Heron ward councillor Joe Howes: “Barton Court is the ideal school to move to Herne Bay. It is what Herne Bay needs for regeneration. The key thing is increased parental choice. There is pressure from Swale and Thanet for places. if we can get the top 25 per cent of the coastal strip it can only be beneficial to the school.”

The opposition

PARENTS opposed to the move have set up their own campaign asking governors to think again before supporting the proposal. A leaflet handed out after the meeting says the move would result in less space and worse facilities, and students would lose their multimillion-pound sports centre they use at the moment. They say they have concerns over the safety of pitches which would be open to the public. The leaflet says:

“In 2007, BCGS had to spend thousands of pounds trying to stop a case to allow public access to its large playing field. An BCGS exgovernor recalls how BCGS and Chaucer “had already experienced the consequences of public access, with thousands of pounds worth of damage to fencing, an artificial cricket pitch, drug abuse, fly-tipping, trial biking and dog fouling to name but a few.”

“This is extremely concerning. In any public space there are potential dangers and we wonder how the school would ensure the children aren’t exposed to dangers such as discarded syringes, other drugs paraphernalia, condoms, dog fouling, broken glass and so on — particularly as these grounds cover such a large area?

“And of course, being open to the public means there are no controls over adults who’ve not been through criminal records checks, as is the standard safety precaution.”

Other points raised are that there was no mention of concern about space before the move was suggested. In March last year the governors discussed selling part of the school’s land. The leaflet says:

“It’s simply unacceptable to spend so much money, uproot so many pupils, change so many families’ finelyluned plans and catastrophically disrupt our children’s education on such a dramatic move when there is NO need, and NO evidence of anyone having thought there was — ever.”

Grammars top exam tables

JUST two schools in Canterbury district and Faversham failed to reach the government benchmark for the percentage of pupils achieving five or more GCSEs, including maths and English, at C or above, according to the latest statistics. Tables released by the Department for Education last week show Community College Whitstable was two per cent below the target, at 38 per cent, and Canterbury’s Spires Academy had a 31 per cent pass rate. The highest achieving school was Barton Court grammar, in Canterbury, with a 99 per cent pass rate, followed closely by Queen Elizabeth Grammar School in Faversham with 98 per cent. The government target was raised from 35 per cent last year to 40 per cent. Barton Court head teacher Kirstin Cardus said she was delighted to top the table for the Canterbury district for the second year in a row. She added:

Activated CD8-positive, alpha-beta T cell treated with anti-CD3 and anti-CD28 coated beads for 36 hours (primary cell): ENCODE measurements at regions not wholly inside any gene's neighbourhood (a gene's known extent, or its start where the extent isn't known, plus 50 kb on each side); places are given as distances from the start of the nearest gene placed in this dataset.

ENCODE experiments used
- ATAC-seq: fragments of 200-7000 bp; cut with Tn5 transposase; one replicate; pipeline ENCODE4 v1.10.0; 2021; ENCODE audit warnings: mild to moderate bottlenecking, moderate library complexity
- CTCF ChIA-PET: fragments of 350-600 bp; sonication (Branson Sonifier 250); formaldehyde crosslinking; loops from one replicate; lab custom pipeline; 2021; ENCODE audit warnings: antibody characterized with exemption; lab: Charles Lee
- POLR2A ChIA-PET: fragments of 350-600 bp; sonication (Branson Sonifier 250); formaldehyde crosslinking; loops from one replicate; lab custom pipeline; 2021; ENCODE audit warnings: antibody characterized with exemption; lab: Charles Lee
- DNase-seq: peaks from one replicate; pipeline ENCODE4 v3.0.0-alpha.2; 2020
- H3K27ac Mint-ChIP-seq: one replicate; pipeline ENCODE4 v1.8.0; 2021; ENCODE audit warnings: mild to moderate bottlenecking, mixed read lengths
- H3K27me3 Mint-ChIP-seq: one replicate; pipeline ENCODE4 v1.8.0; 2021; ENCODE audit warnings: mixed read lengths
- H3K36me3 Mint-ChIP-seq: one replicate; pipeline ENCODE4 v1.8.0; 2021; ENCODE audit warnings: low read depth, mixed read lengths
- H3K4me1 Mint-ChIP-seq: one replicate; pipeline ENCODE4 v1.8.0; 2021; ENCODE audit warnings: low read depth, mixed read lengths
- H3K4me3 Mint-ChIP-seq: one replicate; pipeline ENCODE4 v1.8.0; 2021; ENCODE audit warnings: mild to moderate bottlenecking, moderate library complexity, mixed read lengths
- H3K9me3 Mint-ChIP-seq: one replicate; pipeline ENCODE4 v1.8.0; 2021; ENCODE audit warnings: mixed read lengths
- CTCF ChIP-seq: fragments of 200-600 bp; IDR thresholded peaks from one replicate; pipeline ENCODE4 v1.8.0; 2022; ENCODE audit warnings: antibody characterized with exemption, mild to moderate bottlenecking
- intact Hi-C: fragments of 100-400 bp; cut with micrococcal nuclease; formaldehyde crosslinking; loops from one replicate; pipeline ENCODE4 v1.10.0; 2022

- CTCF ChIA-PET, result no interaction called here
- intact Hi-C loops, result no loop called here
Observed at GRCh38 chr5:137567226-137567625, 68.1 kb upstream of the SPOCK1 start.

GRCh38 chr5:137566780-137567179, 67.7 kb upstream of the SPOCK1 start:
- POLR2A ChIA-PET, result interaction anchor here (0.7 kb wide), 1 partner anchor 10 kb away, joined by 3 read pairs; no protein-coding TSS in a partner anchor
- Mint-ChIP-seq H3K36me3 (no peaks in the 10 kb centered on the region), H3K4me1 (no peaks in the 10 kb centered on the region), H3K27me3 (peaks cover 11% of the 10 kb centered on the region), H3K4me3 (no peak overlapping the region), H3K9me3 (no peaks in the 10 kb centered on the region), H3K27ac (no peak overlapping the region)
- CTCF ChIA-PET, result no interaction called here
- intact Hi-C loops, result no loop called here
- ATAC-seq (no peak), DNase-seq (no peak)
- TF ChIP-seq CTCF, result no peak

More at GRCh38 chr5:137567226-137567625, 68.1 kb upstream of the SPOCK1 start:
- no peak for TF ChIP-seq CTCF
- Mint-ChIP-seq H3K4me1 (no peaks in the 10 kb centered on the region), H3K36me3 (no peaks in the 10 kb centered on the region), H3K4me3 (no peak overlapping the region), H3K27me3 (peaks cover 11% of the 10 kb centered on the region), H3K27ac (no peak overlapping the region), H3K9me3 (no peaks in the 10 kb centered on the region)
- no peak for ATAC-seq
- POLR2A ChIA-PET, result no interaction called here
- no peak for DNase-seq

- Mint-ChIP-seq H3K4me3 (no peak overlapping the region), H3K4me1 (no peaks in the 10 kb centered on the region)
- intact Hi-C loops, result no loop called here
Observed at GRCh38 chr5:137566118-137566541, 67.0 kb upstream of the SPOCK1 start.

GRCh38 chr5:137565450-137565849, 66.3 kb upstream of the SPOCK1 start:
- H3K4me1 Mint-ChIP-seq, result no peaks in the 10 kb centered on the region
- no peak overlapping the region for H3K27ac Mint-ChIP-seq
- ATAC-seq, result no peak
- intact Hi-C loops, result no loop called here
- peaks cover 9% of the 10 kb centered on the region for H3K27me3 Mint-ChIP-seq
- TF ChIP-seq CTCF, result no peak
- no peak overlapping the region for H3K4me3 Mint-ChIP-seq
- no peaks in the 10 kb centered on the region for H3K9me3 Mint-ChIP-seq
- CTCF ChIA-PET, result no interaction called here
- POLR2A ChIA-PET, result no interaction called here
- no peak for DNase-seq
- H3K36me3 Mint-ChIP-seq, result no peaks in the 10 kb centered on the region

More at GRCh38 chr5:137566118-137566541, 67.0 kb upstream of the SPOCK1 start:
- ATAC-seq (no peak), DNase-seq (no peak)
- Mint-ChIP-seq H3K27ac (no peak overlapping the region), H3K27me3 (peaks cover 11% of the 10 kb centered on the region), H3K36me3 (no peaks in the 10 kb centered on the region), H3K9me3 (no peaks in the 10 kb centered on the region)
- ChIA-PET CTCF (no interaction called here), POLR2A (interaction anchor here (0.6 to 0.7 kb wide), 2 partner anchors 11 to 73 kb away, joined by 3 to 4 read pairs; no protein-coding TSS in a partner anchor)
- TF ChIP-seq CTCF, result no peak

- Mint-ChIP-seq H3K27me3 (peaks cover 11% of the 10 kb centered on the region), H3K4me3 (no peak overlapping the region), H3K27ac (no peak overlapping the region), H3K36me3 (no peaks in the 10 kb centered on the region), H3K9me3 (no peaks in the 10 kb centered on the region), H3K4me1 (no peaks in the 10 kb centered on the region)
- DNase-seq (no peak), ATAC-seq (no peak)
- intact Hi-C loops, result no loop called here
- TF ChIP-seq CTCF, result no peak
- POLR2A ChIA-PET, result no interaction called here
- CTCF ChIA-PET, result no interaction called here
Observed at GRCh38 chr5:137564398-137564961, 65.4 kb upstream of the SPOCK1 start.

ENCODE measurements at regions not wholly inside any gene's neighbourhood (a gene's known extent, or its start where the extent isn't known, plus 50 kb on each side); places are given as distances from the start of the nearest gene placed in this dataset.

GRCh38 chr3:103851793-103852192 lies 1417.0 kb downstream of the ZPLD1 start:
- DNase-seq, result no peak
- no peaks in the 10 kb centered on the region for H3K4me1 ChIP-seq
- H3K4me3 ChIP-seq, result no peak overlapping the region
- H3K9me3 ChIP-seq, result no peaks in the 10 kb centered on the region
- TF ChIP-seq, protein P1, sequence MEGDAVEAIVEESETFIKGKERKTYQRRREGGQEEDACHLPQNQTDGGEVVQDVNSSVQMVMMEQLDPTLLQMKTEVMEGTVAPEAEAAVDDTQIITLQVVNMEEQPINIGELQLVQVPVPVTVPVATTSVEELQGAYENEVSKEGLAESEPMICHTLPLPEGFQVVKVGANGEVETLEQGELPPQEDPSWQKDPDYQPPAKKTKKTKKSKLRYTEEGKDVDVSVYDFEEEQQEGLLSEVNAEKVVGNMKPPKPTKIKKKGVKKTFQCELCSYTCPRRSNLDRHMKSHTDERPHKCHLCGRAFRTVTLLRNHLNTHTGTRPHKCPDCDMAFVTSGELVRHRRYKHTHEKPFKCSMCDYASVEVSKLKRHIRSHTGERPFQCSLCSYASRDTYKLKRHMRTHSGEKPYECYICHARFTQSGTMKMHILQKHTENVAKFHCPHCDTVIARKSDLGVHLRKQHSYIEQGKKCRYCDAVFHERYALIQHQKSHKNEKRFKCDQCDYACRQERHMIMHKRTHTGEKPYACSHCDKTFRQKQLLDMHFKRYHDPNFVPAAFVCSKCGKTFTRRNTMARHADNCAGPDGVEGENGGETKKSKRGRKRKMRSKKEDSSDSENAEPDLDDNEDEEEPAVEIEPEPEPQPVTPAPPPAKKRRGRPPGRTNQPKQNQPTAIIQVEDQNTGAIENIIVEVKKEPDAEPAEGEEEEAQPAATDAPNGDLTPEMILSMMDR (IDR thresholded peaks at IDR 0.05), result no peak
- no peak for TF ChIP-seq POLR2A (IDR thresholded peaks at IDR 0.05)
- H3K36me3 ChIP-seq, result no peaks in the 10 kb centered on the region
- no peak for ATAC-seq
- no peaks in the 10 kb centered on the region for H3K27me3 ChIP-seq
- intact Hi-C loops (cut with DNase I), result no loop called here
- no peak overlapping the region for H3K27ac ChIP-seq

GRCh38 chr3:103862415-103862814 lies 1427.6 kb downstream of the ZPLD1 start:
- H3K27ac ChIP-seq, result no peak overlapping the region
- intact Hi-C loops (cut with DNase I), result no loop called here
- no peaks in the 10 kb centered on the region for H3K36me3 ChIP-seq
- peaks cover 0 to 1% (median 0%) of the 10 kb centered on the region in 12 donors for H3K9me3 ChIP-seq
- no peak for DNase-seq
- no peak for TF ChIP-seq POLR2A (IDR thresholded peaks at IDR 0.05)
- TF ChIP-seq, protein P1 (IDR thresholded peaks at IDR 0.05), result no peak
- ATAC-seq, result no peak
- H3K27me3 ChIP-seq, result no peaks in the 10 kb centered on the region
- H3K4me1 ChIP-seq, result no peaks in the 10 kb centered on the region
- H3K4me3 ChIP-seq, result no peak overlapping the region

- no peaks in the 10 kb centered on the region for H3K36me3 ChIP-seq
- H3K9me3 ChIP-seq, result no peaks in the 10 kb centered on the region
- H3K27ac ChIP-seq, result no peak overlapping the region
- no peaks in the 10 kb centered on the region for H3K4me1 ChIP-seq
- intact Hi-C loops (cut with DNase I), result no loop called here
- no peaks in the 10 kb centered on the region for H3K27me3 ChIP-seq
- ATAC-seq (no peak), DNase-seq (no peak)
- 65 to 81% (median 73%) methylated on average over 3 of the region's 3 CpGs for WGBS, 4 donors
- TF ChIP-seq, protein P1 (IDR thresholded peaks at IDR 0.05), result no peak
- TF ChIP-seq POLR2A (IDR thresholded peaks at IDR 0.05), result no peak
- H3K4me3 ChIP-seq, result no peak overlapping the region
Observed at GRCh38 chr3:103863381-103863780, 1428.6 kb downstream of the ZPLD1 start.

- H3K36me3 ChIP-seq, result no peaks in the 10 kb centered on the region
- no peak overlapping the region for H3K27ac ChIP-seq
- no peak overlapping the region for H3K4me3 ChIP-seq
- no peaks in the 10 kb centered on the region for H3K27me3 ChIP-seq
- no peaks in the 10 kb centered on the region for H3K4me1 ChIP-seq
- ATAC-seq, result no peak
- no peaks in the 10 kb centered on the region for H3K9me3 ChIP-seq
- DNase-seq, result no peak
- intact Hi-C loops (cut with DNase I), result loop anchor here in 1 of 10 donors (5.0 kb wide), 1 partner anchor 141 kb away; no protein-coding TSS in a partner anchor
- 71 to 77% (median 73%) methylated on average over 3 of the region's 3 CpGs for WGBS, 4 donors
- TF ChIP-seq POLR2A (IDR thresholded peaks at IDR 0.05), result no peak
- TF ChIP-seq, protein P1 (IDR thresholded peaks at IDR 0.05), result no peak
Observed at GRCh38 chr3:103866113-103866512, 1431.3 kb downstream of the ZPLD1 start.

“We have taken a slight reduction on the numbers placing Barton Court Grammar as their first preference this year, due, we think, to the uncertainty surrounding our proposed move to the coast, that is understandable. However, we have our highest number of second preferences and a record number of parents naming the school on their application, up 26 per cent in the past two years. We believe this is because our results continue to improve. According the Department for Education, we are the top performing grammar school in the Canterbury district for the second year running, in four out of five of the key performance indicators at KS4.”

Spires principal Nicki Mattin said the school missed the benchmark in one area — maths — but had seen progress in all other key subjects. She added:

“We are incredibly proud of the achievements of our students. There have been improvements across the school in all the key areas. The only progress measure below expectations was maths and that affected the headline figure. We have invested in staff and resources in this area and are already making rapid progress.”

Pass rates for the English Baccalaureate, a measure of pupils achieving A* to C grades in a range of subjects the government says is the core of a good education – English, maths, two science subjects, a language and either history or geography, have also been published this year.

Making the grade

Barton Court grammar, Canterbury: 99 per cent
Queen Elizabeth Grammar School Faversham: 98 per cent
Simon Langton for Girls, Canterbury: 96 per cent
Simon Langton for Boys, Canterbury: 91 per cent
Canterbury Academy: 55 per cent
Herne Bay High: 54 per cent
St Edmund’s, Canterbury: 54 per cent
St Anseim’s, Canterbury: 53 per cent
The Abbey School, Faversham: 51 per cent
Chaucer Tech, Canterbury: 51 percent
The Archbishop’s School, Canterbury: 45 per cent
Community College Whitstable: 38 per cent
Spires Academy, Canterbury; 31 per cent

Herne Bay Times, January 30th 2014